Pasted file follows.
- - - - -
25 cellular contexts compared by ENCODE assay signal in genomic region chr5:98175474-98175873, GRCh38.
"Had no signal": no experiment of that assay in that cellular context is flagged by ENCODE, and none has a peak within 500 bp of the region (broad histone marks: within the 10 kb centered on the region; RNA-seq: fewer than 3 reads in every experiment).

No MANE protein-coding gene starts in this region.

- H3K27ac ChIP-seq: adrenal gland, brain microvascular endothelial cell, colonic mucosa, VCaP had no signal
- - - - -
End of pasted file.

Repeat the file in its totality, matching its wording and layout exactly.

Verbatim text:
25 cellular contexts compared by ENCODE assay signal in genomic region chr5:98175474-98175873, GRCh38.
"Had no signal": no experiment of that assay in that cellular context is flagged by ENCODE, and none has a peak within 500 bp of the region (broad histone marks: within the 10 kb centered on the region; RNA-seq: fewer than 3 reads in every experiment).

No MANE protein-coding gene starts in this region.

- H3K27ac ChIP-seq: adrenal gland, brain microvascular endothelial cell, colonic mucosa, VCaP had no signal